Saturday, May 27, 2006

Unsportsmanlike Conduct

There's been a lot of talk about the new "sportsmanship" rule implemented in the state of Connecticut. The Connecticut Interscholastic Athletic Conference, which governs high school athletics, passed a new rule in April that states, if a football team wins by 50 or more points, their head coach will be suspended for the following weeks game.

Shawn Courchesne of the Hartford Courant wrote a really good article on the subject.

The new rule comes in the wake of a sportsmanship survey in which nearly one thousand Connecticut coaches, athletic directors, principals, superintendents and officials took part back in February. They overwhelmingly agreed to support sanctions for unsportsmanlike conduct.

I can see both sides of this argument.

Because of league, or district play, good teams are inevitably forced to play bad teams. As a result, the score can easily get out of hand. Even if a coach puts his second and third team players in the game, they are bound to find the endzone. What are you going to do, tell the backup not to try his hardest? No! So, in that respect, you'd be penalizing a coach because he was forced to play a bad team. You are also forcing that coach to send a bad message to his kids.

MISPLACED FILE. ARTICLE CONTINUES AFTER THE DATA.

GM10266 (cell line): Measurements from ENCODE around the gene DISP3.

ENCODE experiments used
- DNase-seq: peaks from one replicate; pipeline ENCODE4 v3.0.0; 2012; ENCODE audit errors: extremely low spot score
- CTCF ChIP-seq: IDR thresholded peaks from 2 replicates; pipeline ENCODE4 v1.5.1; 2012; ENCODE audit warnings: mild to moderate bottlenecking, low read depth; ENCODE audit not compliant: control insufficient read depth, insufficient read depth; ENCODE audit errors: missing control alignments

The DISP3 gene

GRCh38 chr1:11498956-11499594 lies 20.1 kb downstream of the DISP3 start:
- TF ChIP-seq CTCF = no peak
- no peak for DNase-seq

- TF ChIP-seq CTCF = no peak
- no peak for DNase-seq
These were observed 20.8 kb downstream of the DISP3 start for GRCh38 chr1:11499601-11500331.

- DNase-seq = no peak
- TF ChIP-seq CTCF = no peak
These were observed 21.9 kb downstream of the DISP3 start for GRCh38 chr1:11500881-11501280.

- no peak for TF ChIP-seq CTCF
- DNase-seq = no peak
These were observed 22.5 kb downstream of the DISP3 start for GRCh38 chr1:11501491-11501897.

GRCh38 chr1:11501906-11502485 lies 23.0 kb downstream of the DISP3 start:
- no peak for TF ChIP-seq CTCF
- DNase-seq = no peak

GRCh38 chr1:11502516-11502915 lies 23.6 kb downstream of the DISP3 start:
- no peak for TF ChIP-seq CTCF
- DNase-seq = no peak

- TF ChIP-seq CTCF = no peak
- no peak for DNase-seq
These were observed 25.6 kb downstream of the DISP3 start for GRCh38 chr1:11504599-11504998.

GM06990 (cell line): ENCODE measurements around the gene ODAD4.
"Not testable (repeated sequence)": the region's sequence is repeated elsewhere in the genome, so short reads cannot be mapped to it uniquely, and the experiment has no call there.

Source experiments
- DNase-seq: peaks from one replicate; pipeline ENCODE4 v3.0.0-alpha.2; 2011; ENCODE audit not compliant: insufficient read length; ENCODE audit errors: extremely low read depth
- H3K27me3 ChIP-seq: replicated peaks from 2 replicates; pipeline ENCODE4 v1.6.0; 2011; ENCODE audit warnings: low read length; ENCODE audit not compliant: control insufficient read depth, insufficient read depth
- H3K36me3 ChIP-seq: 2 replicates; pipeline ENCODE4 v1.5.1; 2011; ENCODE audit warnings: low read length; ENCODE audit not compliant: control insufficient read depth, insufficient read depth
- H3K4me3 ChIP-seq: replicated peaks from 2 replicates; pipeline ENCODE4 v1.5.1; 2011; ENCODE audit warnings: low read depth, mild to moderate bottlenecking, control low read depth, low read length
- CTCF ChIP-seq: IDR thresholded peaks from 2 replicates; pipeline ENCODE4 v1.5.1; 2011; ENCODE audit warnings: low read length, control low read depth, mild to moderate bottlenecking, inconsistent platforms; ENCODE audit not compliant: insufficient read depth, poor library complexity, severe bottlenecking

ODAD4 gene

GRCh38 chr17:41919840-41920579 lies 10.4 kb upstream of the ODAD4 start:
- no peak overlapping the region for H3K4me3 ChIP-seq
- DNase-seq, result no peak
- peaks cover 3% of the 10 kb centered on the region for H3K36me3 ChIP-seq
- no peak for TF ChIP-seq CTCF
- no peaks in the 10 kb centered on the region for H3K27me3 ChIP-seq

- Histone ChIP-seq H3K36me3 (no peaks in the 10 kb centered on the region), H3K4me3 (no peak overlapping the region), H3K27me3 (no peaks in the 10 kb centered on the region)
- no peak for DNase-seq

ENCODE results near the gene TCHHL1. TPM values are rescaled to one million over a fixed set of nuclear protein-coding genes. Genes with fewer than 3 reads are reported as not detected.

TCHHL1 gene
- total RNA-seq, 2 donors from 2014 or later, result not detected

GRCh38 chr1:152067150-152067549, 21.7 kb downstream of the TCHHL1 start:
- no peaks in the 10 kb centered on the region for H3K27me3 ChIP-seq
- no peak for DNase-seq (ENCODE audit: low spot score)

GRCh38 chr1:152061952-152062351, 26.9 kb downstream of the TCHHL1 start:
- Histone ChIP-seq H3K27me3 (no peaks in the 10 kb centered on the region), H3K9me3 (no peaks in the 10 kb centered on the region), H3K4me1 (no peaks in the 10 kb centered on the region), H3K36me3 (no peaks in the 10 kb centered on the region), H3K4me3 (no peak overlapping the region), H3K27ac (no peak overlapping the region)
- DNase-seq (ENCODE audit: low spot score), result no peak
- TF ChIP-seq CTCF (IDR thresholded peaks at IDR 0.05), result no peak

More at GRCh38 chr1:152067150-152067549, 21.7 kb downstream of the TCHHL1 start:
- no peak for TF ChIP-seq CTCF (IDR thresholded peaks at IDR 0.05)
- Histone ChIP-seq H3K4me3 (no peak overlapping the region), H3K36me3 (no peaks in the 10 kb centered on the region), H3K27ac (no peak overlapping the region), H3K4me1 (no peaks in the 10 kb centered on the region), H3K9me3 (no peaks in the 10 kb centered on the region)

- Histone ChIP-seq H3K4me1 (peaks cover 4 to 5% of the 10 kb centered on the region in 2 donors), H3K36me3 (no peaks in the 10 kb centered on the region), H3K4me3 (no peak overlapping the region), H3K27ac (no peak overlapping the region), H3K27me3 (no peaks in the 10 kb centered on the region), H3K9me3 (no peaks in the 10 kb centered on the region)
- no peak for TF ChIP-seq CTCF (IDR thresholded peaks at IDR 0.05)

On the other hand, there are coaches out there who, unfortunately, try to run up the score. No matter the reason, that's wrong. No one gains anything positive from that. And even if you're not trying to run up the score, how big of a lead is enough? Isn't it safe to say, if you are leading by four touchdowns at halftime, the game is pretty much in hand? No? What about five touchdowns? Six? A six touchdown lead means you are leading by 42 points! Any coach with a conscience will tell you, 35 points is as big of a cushion as you need, and that's only if you are playing a good team. Do you really think a bad team who hasn't found the endzone by halftime, is really going to make a 28 to 35 point turnaround in the second half? No!

The way I see it, players and coaches who run up the score are going to run up the score whether there's a rule in place or not. Dealing with jerks is a part of life. It's the lessons the rest of us learn from them that are important. For every story I've heard about a coach who has run up the score, I've heard 10 about a coach who has gone out of his way to respect the kids on the field, regardless of what team they played for. The coaches doing the right thing are the ones we should be focusing our attention on.

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